There are three potentially unique acoustic features of healing music that transcend musical genres, suggests research published in the open access journal General Psychiatry.
The findings might help to personalise playlists for patients, using artificial intelligence to analyse individual physiological and psychological responses, and help to evaluate the effectiveness of existing music therapies, suggest the researchers.
Despite evidence of the therapeutic effects of music for mental health issues, such as anxiety, depression, and post traumatic stress disorder, there’s no consensus on what defines healing music, note the researchers.
They therefore wanted to find out if healing music shares certain acoustic features, irrespective of genre, and if these features are distinct from those found in regular music.
To compile a healing music library they drew on the recommendations of 35 therapists all of whom had several years of experience in music therapy practice and/or research.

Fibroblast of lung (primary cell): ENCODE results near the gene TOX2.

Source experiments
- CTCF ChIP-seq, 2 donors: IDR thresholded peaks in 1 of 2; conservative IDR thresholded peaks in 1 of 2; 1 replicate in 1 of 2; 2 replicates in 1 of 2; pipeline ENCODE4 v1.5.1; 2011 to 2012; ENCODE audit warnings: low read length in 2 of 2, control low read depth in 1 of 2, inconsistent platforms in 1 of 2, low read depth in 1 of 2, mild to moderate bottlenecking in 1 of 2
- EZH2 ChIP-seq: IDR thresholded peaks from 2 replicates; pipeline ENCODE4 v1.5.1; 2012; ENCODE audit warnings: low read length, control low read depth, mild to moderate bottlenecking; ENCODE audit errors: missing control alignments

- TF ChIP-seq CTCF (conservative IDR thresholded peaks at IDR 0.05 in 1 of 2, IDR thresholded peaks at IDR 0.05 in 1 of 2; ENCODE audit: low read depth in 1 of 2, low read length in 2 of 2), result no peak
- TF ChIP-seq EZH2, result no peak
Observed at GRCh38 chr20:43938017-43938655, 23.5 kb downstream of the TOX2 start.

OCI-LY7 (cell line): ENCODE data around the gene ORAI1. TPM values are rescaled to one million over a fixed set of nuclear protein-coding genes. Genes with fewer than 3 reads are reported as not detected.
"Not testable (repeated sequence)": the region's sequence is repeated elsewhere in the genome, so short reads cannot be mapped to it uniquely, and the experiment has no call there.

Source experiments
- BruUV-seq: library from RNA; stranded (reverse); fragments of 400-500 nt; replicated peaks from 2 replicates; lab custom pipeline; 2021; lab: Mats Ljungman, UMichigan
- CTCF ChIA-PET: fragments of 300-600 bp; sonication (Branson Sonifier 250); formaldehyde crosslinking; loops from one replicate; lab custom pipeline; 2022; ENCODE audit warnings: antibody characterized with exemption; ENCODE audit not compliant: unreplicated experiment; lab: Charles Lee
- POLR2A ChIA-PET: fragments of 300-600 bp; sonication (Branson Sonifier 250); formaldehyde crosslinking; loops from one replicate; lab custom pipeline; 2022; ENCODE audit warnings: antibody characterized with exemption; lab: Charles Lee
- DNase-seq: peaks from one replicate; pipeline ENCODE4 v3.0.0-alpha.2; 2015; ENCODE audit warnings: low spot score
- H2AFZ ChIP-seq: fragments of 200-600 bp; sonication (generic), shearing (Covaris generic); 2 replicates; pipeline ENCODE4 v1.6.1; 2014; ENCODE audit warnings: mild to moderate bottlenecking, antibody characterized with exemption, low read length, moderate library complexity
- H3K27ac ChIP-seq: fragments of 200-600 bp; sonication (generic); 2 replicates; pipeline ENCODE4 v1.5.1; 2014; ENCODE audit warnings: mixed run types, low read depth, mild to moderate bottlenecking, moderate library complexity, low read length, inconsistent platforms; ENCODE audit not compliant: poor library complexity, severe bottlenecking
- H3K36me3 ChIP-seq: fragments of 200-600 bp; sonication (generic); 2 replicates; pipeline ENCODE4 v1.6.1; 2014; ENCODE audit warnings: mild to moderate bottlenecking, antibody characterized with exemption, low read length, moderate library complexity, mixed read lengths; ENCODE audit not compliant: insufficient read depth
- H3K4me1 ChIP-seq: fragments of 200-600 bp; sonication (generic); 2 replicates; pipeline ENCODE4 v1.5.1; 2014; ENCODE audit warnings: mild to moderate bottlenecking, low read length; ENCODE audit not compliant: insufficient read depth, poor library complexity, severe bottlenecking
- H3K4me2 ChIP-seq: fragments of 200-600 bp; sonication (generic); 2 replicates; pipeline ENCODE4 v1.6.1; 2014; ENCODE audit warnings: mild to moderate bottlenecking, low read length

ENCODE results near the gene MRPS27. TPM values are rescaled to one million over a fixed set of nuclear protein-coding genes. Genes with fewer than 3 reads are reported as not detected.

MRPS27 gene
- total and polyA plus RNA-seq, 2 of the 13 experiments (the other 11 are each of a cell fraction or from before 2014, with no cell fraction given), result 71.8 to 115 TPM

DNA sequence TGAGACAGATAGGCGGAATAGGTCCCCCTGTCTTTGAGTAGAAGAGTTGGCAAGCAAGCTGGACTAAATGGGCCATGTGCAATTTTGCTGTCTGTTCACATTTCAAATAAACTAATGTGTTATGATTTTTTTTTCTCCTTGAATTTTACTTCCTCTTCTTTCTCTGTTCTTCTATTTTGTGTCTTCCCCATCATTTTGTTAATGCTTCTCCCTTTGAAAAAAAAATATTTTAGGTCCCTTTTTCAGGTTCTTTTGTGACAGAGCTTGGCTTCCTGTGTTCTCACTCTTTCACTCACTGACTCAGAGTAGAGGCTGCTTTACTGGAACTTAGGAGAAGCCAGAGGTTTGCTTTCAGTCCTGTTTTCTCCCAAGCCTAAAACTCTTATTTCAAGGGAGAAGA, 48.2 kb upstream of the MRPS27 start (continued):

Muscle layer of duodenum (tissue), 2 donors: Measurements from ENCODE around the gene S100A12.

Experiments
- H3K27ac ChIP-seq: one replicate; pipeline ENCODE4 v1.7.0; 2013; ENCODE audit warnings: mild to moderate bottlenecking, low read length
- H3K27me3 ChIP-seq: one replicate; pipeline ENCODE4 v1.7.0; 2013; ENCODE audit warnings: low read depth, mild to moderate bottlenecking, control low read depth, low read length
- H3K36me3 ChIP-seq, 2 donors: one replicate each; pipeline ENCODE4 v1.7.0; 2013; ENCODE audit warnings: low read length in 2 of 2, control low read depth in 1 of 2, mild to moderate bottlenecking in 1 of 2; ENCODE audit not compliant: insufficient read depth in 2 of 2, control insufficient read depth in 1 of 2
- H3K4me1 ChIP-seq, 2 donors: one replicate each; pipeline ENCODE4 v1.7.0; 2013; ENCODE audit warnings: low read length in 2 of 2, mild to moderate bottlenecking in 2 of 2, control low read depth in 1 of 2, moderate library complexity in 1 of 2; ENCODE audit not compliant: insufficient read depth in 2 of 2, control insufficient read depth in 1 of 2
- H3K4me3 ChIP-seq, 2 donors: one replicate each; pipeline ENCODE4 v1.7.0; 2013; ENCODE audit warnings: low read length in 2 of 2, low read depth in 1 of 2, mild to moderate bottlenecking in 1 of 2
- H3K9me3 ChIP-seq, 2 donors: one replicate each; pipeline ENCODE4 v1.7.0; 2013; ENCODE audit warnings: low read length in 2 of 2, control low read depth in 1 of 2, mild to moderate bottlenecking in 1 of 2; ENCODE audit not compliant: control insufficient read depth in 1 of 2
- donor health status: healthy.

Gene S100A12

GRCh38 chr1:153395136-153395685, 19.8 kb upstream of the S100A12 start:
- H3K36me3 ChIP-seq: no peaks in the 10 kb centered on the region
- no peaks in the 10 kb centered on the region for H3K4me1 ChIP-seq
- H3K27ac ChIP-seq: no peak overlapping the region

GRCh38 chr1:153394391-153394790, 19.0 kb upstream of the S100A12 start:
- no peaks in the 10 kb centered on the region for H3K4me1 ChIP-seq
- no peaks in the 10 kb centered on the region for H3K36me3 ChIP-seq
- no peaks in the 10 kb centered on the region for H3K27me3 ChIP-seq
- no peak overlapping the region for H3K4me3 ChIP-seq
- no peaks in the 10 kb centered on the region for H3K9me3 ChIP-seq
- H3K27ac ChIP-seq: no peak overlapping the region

This produced a collection of 165 different pieces of music that the experts frequently used in their daily practice or believed to be helpful for emotional and other mental health issues.
These were compared with 330 classical music pieces written by 10 composers and played on 11 instruments; 50 pieces of traditional 5-element Chinese music; 100 Jazz recordings; and 300 emotional music recordings from the Chinese affective music system.
Traditional Chinese five-element music comprises five different tones or pitches, each of which connects to the liver, heart, spleen, lungs, and kidneys, corresponding to the five elements of wood, fire, metal, earth, and water.
The Chinese affective music system covers seven distinct emotional states: happiness; calm; sadness; fear; disgust; anger; and surprise. Each clip is accompanied by a set of indicator data, two of which were used in this study: valence, which describes the ability of music to evoke feelings of happiness or sadness; and arousal.